Propaganda in the west
Comrades from the West of England and South Wales were recently involved in an ambitious propaganda tour – a total of nine meetings in three weeks. Such activity, over a huge area, reflected a determination to communicate the revolutionary alternative which far exceeds our numerical strength.
Despite a last-minute change of venue, the meeting in Bristol on “Women and socialism” was not only well attended but provoked a stimulating discussion among a growing band of sympathisers. Workers attracted to the socialist case greatly appreciated our efforts in arranging meetings in the small communities of Llantrisant, Glynneath and Llanelli and asked detailed questions long after the formal discussion had ended.
Part of the tour consisted of a debate in Cardiff with Kim Howells, research officer and spokesman for South Wales NUM on “Coal Industry Nationalisation or Privatisation’. He expressed a close identification with our object and definition of socialism and said that his attendance at Socialist Party of Great Britain meetings had given him a class analysis of capitalism. For a trade unionist. he gave an unusually good account of the development of the nation state and the economic and political reasons for nationalisation. In particular he pointed out that the capitalists, the trade unions and the Labour Party all welcomed nationalisation: the capitalists saw state ownership as a means of maximising profit; the unions thought that a state employer would guarantee jobs, and Labour saw it as an opportunity for vote catching by promising to secure domestic fuel supplies.
However, despite his knowledge of how capitalism works. Kim Howells claimed that the effects and experiences of nationalisation were a necessary historical step, and important educationally, in developing working-class consciousness. In his view, state ownership made the capitalists a more recognisable entity – which supposedly enabled the workers more easily to identify their class enemy and the large scale production of nationalisation gave the working class the necessary skills in organising an integrated industry. He therefore disagreed with the analysis contained within our declaration of principles and suggested a step-by-step approach towards workers’ control, which he considered more realistic given the level of class consciousness among workers. This strategy, he thought, had a better chance of success under the leadership of a Labour government, who would be committed to giving workers more say in the running of industry.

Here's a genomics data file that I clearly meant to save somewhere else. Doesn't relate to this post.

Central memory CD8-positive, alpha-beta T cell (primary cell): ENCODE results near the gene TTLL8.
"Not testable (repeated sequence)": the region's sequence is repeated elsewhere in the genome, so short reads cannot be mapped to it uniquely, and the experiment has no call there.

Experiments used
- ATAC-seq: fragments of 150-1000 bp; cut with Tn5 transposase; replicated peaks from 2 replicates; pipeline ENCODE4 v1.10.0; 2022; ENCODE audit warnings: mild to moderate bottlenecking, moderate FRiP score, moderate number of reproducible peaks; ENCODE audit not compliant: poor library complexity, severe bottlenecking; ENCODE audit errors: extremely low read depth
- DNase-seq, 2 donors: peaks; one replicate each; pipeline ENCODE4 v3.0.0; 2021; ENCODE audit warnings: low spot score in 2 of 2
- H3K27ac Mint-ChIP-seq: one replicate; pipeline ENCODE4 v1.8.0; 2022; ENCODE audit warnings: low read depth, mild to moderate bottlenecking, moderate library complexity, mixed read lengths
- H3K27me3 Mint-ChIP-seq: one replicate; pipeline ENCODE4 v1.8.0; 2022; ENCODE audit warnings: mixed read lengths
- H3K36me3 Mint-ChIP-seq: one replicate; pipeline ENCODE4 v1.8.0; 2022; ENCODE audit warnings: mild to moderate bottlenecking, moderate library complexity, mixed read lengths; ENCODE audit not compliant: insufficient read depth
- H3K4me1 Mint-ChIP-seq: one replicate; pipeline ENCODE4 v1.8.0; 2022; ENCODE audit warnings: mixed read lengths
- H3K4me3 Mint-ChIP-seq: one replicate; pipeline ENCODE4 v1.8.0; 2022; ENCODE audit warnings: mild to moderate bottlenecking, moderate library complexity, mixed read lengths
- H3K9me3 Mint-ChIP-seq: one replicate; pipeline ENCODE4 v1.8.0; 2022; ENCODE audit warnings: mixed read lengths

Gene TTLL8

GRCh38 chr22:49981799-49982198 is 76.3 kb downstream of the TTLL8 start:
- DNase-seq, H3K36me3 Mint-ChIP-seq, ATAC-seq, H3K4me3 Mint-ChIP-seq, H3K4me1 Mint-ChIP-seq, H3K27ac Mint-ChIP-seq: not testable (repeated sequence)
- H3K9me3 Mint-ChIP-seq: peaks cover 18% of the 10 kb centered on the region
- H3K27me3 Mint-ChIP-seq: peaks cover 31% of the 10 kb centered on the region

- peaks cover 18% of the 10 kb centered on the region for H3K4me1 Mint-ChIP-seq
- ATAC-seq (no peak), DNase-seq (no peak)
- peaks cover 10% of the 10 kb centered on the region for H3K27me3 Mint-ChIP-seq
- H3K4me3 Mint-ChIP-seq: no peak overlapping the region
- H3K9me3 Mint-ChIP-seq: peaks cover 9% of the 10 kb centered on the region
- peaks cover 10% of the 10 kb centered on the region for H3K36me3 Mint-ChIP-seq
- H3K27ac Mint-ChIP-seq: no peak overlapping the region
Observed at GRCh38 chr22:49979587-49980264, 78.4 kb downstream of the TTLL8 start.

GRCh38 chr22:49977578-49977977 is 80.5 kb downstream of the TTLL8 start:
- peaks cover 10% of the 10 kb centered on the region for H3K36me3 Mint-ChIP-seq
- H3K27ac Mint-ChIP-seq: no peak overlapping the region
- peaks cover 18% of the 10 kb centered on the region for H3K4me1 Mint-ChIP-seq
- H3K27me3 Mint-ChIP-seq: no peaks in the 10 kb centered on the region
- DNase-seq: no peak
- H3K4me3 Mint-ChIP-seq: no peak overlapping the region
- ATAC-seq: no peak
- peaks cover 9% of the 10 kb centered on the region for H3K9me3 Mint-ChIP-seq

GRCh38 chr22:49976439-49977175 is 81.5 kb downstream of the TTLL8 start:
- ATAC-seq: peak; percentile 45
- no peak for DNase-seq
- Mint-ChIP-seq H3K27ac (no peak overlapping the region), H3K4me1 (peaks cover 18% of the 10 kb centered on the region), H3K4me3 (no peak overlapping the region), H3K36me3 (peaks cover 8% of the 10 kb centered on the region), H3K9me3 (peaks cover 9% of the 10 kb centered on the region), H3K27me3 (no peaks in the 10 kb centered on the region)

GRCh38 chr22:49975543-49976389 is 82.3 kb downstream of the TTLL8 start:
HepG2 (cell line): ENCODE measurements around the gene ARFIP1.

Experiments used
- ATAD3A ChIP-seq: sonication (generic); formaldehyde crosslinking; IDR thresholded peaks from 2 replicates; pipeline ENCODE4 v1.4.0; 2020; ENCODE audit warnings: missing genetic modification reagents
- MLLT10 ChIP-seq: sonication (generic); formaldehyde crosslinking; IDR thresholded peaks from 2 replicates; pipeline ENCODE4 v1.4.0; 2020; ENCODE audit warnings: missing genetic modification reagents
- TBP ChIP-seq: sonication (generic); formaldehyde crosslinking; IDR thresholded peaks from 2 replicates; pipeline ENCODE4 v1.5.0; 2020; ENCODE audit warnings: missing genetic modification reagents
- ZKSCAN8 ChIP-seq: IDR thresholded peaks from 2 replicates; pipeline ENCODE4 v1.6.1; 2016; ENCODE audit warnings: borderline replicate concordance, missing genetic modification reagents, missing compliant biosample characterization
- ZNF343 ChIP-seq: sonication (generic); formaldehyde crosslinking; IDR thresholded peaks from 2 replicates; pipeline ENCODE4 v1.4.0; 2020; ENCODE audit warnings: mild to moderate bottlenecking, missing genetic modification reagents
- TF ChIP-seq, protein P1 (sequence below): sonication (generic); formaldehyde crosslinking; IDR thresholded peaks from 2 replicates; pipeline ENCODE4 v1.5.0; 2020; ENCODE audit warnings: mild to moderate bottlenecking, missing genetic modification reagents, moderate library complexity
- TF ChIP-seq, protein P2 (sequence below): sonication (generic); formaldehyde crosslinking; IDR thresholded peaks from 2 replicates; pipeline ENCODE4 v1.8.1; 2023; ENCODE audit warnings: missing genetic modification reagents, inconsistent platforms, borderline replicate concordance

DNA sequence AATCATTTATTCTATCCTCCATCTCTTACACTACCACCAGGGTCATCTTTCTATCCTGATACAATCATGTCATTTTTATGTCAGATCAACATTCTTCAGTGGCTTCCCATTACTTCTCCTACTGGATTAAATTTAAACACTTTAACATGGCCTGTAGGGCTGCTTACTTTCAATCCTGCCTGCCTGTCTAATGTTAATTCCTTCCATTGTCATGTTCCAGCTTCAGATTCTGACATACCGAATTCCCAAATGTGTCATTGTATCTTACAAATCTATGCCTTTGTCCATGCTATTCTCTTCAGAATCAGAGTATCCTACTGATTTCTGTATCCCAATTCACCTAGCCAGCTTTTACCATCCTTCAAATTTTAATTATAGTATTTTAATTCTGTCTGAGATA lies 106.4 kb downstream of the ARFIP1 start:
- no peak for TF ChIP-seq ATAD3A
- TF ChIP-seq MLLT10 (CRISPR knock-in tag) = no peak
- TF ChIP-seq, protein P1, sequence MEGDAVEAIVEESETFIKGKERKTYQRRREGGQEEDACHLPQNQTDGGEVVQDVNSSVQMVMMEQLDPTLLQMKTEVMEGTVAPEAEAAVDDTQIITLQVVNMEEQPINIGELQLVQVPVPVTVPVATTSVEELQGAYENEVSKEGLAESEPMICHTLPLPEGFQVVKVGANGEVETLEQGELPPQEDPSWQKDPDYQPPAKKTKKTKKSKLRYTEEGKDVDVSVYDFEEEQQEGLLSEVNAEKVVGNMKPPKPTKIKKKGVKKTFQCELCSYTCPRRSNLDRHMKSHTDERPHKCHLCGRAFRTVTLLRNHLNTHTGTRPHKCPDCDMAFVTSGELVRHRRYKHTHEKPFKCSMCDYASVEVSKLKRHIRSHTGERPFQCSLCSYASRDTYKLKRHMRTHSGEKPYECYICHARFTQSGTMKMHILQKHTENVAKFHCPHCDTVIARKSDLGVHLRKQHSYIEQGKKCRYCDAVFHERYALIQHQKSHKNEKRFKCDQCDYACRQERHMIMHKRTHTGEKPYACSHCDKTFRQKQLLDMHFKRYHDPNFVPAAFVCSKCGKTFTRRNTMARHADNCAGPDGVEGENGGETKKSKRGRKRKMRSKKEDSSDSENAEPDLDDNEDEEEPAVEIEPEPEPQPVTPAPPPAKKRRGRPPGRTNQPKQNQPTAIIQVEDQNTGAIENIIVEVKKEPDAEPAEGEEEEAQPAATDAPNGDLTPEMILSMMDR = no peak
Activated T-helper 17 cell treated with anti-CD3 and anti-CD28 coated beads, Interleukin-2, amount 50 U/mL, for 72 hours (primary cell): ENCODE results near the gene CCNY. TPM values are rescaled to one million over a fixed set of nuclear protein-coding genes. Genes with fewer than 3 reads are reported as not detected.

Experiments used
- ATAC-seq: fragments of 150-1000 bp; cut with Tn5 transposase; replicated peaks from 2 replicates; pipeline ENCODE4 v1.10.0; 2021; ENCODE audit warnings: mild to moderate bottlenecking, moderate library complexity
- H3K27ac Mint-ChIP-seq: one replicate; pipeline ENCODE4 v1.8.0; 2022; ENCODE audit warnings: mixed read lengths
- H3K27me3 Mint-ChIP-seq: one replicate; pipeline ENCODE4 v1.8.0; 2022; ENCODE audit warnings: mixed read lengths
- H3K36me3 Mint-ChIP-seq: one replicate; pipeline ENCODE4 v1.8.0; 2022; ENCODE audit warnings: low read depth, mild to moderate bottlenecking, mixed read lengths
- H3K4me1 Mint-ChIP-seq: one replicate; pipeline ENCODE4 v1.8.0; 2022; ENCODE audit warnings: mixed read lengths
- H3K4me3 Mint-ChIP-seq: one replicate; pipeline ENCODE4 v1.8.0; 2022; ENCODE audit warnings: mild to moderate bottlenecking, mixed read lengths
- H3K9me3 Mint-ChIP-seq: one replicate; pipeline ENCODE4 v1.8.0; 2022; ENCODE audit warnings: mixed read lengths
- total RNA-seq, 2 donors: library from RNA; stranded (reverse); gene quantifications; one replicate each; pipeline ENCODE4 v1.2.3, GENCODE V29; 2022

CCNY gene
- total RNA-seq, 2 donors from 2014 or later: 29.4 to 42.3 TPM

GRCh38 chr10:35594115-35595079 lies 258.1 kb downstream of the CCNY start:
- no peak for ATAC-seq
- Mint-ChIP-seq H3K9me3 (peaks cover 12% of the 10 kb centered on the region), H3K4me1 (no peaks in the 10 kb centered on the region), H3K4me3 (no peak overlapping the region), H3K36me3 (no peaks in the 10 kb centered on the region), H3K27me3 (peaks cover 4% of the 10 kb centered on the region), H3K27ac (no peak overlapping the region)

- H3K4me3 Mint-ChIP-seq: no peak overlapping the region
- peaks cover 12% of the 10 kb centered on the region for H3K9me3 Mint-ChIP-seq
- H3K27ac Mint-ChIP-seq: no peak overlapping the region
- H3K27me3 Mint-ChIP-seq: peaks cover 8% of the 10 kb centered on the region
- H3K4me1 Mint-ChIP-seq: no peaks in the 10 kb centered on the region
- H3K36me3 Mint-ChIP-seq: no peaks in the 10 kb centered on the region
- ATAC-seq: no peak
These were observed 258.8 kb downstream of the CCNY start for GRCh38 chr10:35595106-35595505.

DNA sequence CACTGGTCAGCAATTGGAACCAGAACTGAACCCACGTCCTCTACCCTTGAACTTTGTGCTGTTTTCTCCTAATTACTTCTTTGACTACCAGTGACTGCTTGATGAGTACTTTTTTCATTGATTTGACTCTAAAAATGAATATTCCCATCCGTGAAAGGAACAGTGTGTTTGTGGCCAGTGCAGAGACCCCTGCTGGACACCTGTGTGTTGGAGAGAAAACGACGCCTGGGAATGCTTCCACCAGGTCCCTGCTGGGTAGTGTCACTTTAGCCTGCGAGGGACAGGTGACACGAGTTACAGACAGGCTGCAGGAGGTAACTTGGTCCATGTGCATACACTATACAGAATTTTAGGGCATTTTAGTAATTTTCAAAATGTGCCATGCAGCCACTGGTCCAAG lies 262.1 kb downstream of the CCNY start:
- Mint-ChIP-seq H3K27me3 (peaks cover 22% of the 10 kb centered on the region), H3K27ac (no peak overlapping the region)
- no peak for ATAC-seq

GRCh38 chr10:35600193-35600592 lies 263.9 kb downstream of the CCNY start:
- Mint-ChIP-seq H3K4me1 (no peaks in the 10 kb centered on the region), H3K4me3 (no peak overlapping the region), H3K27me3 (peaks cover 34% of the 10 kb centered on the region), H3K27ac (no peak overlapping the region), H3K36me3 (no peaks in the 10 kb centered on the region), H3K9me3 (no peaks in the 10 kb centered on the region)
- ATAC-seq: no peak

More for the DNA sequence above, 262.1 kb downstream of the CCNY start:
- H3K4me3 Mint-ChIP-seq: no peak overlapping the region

Replying for the Socialist Party. Ron Cook stressed that it was a delusion to believe that the wages system could be run to benefit the working class. Socialism meant a revolutionary change in the ownership of the means of production and distribution which had nothing to do with state ownership or workers’ control. The working class did not have to experience the reformist politics of nationalisation in order to accept the need for socialism. Industry was already run from top to bottom by the working class and it was not a lack of organisational experience which prevented them from recognising their real interests. The central issue was common ownership and while workers identified themselves with any form of capitalism the revolutionary alternative would always be at the bottom of the agenda. By advocating workers’ control Kim Howells was delaying socialism and distorting its meaning.